Leadership is not a one-size-fits-all concept. Different situations require different styles of leadership, and effective leaders must be versatile and able to adapt their leadership style as the situation demands. In 2000, consulting firm Hay/McBer (now part of Korn Ferry) conducted a study on 3,871 global executives to explore the different styles of leadership and their effectiveness in producing results. This study found that there are six general styles of leadership that leaders can adopt depending on the situation.
The Coercive Style
The coercive style of leadership is characterized by leaders who demand immediate compliance from their subordinates. They are driven by achievement and self-control and believe in the mantra “Do what I tell you.” This style of leadership can be effective during a crisis or emergency when quick decisions are required, or when dealing with a problem employee who has failed to respond to other forms of leadership. However, this style is generally ineffective and can have a negative impact on morale, creativity, and the sense of ownership among subordinates.
The Authoritative Style
The authoritative style of leadership is characterized by leaders who mobilize people toward a vision. They are self-confident, empathetic, and want to drive change, and believe in the mantra “Come with me.” This style of leadership helps people understand the vision and how their work connects to it, creating clarity and establishing clear standards. An authoritative leader gives people freedom to innovate, experiment and make decisions to achieve the vision. This leadership style generally has a strong positive impact on culture and is most useful when a new vision or clear direction is needed.
The Affiliative Style
The affiliative style of leadership is characterized by leaders who create emotional bonds and harmony among their subordinates. They are communicators and relationship builders who value people above all else and believe in the mantra “People come first.” This style of leadership inspires fierce loyalty and drives teamwork, and is most effective when a team needs to be brought together. However, leaders who rely solely on this style can create an environment of mediocre standards, subpar performance, and a lack of direction and accountability.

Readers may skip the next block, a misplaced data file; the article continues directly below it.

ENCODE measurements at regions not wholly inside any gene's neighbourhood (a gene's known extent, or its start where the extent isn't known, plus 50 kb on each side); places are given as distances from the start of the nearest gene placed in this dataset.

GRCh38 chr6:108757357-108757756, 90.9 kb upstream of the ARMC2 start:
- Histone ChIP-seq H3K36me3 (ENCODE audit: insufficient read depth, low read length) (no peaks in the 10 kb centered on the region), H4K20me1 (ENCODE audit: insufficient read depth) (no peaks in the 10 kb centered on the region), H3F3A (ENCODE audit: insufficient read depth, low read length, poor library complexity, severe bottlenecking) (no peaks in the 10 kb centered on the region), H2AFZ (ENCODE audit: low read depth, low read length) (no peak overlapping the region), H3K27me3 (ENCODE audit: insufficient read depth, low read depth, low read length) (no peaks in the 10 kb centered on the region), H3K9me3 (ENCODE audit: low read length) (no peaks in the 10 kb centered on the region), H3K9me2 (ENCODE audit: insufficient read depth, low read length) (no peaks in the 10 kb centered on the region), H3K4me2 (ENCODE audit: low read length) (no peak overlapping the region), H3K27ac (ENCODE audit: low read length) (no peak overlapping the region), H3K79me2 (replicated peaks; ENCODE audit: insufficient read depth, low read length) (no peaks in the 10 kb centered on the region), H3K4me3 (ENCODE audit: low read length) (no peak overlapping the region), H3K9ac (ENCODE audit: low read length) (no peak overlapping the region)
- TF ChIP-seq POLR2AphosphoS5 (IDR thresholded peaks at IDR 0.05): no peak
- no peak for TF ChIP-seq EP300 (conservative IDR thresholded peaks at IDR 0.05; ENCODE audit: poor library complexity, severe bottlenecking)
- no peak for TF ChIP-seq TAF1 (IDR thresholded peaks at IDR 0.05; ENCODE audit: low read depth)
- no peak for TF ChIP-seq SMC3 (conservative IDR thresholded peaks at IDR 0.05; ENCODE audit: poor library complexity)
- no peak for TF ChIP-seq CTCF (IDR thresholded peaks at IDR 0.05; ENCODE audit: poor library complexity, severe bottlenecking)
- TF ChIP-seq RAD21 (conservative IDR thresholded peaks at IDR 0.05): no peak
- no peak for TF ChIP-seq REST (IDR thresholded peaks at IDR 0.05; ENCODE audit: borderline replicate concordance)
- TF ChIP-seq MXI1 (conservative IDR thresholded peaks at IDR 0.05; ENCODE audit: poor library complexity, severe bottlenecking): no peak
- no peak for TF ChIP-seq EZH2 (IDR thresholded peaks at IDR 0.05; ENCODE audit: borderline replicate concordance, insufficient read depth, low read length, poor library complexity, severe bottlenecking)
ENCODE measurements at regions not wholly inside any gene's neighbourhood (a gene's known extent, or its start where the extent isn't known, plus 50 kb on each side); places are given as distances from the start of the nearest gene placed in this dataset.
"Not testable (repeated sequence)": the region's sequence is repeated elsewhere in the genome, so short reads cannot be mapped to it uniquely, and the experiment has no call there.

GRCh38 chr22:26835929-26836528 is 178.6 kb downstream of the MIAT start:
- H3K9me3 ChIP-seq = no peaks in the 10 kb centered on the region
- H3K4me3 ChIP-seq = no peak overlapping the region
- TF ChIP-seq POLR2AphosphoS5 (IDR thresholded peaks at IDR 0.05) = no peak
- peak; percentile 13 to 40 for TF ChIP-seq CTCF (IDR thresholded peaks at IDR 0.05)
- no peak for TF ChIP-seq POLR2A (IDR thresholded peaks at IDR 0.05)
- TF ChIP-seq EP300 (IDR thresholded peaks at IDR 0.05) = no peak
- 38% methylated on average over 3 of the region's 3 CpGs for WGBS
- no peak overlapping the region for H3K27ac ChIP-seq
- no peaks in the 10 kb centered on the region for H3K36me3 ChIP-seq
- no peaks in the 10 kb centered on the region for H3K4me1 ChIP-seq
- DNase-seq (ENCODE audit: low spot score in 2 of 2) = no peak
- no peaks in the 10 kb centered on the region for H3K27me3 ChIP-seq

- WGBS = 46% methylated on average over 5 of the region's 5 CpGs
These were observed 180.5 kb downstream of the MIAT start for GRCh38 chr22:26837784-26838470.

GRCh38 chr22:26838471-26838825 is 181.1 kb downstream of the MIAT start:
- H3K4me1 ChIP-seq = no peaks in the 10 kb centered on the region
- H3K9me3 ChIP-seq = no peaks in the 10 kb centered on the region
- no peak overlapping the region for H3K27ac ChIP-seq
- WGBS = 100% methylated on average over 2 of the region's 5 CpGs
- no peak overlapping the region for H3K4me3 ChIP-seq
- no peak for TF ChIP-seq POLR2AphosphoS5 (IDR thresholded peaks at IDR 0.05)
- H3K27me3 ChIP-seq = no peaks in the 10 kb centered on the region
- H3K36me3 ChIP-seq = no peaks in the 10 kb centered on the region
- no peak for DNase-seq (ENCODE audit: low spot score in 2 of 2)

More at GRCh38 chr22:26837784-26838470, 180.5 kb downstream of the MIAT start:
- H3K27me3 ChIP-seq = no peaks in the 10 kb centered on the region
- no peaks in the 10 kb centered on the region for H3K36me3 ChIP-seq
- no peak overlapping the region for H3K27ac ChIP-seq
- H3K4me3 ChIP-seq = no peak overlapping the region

The Democratic Style
The democratic style of leadership is characterized by leaders who build consensus among their subordinates. They are driven by collaboration and teamwork and believe in the mantra “What do you think?” This style of leadership builds buy-in, trust, and respect among subordinates and creates ownership as goals and plans are co-authored. However, this style can be inefficient and, at worst, drain a team. Use this style when a leader wants different ideas and perspectives, or when buy-in is essential, but know when to balance it with an authoritative style.
The Pacesetting Style
The pacesetting style of leadership is characterized by leaders who demand excellence from their subordinates. They are drivers with extremely high standards for performance and believe in the mantra “Do as I do.” While some “Type A” high-performers may thrive in this environment, this style of leadership crushes most people, and employees can feel overwhelmed by the demands and crippled by pressure. If you have a highly motivated team and need quick results, this style can be effective, but use it sparingly, and balance it with more positive styles.
The Coaching Style
The coaching style of leadership is characterized by leaders who develop people for the future. They are driven by learning and growth and believe in the mantra of personal development and continuous improvement. Coaching leaders have a positive impact on culture and excel at delegating. They give employees stretch goals and assignments and are patient with the short-term struggle in exchange for long-term excellence.